I would certainly take any message from the Attorney General's office or public office seriously with concern, sensitivity and urgency. Although we cannot provide legal or accounting advice, we certainly recommend that you contact your local attorney just to make sure everything you're doing is following the local, state and federal law and statutes. It's always best to have a local attorney reviewing your practices and advising you within your state.
With that said, if it were me, I'd first look up the phone number and name provided in the voice message and just verify if it's really the state Attorney General and not a realtor or angry property owner giving you a bad time. Usually from my experience, the Attorney General would contact you via a letter. We've heard from a handful of people over the years who have been contacted by the state Attorney General or BBB, etc. that they are sent complaints typically via a letter.
I assume you have a business in good standing in your state (an LLC, Corporation, etc.). It is always good to provide that information in writing. If it were me, and the phone number verified that it is truly from the state Attorney General, I would call them back or have my attorney call them back. I'd ask if there was a material defect in the marketing piece and any specific statutes that were not followed and if they could provide that via written format in the USPS to you. Make sure you're super friendly and professional as these public departments and agencies have a duty to follow up on all complaints received. That would allow you to address any issues. There are a lot of scam artists out there and the state Attorney General is always addressing crimes and potential fraud and will follow up on any type of complaint they receive.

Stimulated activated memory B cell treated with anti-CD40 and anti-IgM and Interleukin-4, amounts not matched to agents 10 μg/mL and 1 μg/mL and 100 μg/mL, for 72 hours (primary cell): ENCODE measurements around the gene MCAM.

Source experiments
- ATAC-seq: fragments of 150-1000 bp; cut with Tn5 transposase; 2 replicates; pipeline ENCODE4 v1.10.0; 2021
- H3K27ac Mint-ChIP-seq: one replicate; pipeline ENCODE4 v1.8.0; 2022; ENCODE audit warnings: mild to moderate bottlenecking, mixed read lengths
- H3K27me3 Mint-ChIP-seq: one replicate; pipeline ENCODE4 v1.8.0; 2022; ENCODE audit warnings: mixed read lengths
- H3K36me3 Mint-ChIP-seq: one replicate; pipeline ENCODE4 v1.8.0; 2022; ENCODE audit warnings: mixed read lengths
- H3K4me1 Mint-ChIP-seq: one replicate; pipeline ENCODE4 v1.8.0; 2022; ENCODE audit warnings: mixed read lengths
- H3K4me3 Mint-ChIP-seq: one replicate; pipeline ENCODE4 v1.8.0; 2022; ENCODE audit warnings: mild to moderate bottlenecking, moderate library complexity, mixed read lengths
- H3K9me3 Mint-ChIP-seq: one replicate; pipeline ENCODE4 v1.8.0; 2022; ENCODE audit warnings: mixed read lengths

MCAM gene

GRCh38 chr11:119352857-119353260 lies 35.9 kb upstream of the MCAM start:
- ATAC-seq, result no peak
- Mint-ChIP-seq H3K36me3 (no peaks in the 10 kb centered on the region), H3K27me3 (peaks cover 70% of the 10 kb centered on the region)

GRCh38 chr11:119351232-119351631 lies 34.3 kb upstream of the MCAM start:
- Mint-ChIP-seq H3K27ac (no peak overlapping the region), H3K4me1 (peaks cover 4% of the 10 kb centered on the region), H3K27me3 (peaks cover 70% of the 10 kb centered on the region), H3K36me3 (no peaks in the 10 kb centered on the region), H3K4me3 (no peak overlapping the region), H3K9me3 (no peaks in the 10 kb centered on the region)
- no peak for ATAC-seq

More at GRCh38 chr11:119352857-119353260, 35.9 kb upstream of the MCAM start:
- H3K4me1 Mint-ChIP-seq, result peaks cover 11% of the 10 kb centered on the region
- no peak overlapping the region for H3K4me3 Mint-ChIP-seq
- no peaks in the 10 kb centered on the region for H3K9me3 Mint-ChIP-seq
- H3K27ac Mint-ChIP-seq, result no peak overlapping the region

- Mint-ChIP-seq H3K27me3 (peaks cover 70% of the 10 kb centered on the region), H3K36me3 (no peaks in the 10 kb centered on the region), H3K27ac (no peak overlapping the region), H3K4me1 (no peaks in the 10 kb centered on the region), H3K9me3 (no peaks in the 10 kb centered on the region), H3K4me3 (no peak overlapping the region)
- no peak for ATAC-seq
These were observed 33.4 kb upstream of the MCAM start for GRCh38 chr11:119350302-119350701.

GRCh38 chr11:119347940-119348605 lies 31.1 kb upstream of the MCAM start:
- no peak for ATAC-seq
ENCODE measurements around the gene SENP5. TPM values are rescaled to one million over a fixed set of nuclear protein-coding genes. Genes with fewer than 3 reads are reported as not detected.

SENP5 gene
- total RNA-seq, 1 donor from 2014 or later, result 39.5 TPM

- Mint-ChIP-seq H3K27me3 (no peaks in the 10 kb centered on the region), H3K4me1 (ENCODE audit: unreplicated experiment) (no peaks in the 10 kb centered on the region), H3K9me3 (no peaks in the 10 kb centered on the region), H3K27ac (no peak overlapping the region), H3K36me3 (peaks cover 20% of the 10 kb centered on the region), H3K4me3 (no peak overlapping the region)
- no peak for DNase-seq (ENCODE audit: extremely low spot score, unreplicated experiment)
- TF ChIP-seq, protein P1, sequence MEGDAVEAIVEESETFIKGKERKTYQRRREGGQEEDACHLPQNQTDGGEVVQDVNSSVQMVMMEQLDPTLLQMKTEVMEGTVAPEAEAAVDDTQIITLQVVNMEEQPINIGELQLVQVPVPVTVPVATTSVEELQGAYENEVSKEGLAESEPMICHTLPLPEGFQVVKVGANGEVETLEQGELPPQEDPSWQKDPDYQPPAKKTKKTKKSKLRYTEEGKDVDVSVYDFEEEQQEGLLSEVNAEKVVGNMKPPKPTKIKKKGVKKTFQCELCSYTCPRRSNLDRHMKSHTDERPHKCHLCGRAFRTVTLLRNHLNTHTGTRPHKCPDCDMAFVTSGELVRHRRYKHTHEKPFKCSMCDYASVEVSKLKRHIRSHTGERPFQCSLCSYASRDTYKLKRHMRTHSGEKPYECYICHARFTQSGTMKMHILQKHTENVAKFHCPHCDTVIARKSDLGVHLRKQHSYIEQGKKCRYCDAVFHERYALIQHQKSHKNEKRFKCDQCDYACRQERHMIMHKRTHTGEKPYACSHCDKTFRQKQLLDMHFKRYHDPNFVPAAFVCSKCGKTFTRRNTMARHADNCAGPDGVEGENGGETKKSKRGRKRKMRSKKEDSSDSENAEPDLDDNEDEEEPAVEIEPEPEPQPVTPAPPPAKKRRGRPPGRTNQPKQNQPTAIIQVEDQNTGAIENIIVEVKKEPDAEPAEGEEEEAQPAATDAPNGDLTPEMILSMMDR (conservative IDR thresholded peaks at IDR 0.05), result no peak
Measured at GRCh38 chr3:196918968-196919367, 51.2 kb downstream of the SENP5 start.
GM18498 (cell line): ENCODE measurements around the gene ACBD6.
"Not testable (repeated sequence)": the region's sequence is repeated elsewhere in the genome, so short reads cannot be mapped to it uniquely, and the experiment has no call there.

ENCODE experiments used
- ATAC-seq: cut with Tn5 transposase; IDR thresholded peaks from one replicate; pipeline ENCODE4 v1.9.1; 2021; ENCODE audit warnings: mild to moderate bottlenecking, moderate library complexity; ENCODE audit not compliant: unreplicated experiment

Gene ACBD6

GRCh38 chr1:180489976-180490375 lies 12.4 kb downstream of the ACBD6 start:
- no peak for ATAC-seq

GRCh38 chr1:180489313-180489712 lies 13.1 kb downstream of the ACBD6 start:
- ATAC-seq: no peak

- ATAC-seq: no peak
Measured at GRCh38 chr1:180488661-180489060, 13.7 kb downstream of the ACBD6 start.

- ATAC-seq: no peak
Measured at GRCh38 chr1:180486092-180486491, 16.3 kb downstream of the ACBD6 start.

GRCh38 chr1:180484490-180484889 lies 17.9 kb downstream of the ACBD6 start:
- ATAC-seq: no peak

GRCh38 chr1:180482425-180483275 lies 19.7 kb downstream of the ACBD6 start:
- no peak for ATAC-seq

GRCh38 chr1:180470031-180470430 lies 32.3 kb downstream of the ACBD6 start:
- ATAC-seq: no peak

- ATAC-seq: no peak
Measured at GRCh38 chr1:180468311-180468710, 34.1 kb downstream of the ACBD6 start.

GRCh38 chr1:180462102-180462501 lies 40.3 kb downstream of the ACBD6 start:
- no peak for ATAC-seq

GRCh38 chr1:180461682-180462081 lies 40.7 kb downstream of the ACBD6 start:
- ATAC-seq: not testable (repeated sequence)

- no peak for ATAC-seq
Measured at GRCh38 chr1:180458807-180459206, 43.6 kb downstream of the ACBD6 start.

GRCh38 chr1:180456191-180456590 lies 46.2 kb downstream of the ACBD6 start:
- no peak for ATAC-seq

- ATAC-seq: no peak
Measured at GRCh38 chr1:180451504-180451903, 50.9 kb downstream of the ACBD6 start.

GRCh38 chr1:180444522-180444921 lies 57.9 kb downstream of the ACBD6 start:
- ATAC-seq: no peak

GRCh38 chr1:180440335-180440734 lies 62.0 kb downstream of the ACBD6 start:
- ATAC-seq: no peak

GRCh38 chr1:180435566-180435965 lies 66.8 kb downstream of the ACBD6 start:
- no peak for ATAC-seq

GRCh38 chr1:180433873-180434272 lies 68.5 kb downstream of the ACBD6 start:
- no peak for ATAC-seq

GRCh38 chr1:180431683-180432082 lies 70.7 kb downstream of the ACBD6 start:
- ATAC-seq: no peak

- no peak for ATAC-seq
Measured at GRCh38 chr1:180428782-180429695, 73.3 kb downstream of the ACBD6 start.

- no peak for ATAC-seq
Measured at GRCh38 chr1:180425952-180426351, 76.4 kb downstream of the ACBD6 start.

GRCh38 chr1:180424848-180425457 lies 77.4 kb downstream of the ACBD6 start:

It's best to get whatever the issue is in writing. You're always best working with a local attorney to make sure you are following state and local laws. If you receive something in the mail, it's important to address those issues in writing within 10 days. A copy of your business license and the "Certificate of Good Standing" from the Secretary of State should suffice in providing more detail that you are buying real estate properties and have a business in good standing with the state. To my knowledge, there is nothing wrong with the marketing materials. Again, it is always best to consult your local attorney.
SAMPLE LETTER RESPONSE to a public agency: www.REIvault.com/complaint-response